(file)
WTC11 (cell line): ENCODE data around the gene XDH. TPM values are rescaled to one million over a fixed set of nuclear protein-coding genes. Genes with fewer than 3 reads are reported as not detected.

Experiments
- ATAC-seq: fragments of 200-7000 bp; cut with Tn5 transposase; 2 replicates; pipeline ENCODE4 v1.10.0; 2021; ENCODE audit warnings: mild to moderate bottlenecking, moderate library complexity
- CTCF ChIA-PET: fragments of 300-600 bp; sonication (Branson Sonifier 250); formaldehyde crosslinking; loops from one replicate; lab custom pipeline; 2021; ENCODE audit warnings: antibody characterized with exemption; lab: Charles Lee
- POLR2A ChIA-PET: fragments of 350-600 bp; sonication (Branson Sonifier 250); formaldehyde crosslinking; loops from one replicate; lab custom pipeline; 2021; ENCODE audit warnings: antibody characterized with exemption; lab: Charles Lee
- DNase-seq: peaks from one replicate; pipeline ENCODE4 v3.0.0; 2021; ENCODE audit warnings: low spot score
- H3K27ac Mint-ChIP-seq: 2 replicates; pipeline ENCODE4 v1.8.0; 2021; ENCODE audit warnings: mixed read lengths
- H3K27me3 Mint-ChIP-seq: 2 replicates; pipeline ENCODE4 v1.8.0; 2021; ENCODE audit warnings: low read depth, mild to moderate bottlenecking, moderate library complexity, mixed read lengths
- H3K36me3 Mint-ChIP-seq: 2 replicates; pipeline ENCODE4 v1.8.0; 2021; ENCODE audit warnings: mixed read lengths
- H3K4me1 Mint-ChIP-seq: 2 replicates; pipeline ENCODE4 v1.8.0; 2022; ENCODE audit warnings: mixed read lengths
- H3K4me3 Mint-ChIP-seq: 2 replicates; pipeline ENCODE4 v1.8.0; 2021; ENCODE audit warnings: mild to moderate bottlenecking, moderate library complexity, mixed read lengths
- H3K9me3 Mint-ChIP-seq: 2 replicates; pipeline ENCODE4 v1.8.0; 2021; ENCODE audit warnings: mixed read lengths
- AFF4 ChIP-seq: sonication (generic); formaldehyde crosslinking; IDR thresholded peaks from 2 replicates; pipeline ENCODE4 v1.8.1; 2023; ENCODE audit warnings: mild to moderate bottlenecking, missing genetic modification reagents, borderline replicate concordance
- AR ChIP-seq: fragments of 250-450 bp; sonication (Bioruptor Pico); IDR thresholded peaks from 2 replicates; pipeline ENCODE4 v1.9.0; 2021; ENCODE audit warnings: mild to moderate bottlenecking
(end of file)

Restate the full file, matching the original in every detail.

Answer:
WTC11 (cell line): ENCODE data around the gene XDH. TPM values are rescaled to one million over a fixed set of nuclear protein-coding genes. Genes with fewer than 3 reads are reported as not detected.

Experiments
- ATAC-seq: fragments of 200-7000 bp; cut with Tn5 transposase; 2 replicates; pipeline ENCODE4 v1.10.0; 2021; ENCODE audit warnings: mild to moderate bottlenecking, moderate library complexity
- CTCF ChIA-PET: fragments of 300-600 bp; sonication (Branson Sonifier 250); formaldehyde crosslinking; loops from one replicate; lab custom pipeline; 2021; ENCODE audit warnings: antibody characterized with exemption; lab: Charles Lee
- POLR2A ChIA-PET: fragments of 350-600 bp; sonication (Branson Sonifier 250); formaldehyde crosslinking; loops from one replicate; lab custom pipeline; 2021; ENCODE audit warnings: antibody characterized with exemption; lab: Charles Lee
- DNase-seq: peaks from one replicate; pipeline ENCODE4 v3.0.0; 2021; ENCODE audit warnings: low spot score
- H3K27ac Mint-ChIP-seq: 2 replicates; pipeline ENCODE4 v1.8.0; 2021; ENCODE audit warnings: mixed read lengths
- H3K27me3 Mint-ChIP-seq: 2 replicates; pipeline ENCODE4 v1.8.0; 2021; ENCODE audit warnings: low read depth, mild to moderate bottlenecking, moderate library complexity, mixed read lengths
- H3K36me3 Mint-ChIP-seq: 2 replicates; pipeline ENCODE4 v1.8.0; 2021; ENCODE audit warnings: mixed read lengths
- H3K4me1 Mint-ChIP-seq: 2 replicates; pipeline ENCODE4 v1.8.0; 2022; ENCODE audit warnings: mixed read lengths
- H3K4me3 Mint-ChIP-seq: 2 replicates; pipeline ENCODE4 v1.8.0; 2021; ENCODE audit warnings: mild to moderate bottlenecking, moderate library complexity, mixed read lengths
- H3K9me3 Mint-ChIP-seq: 2 replicates; pipeline ENCODE4 v1.8.0; 2021; ENCODE audit warnings: mixed read lengths
- AFF4 ChIP-seq: sonication (generic); formaldehyde crosslinking; IDR thresholded peaks from 2 replicates; pipeline ENCODE4 v1.8.1; 2023; ENCODE audit warnings: mild to moderate bottlenecking, missing genetic modification reagents, borderline replicate concordance
- AR ChIP-seq: fragments of 250-450 bp; sonication (Bioruptor Pico); IDR thresholded peaks from 2 replicates; pipeline ENCODE4 v1.9.0; 2021; ENCODE audit warnings: mild to moderate bottlenecking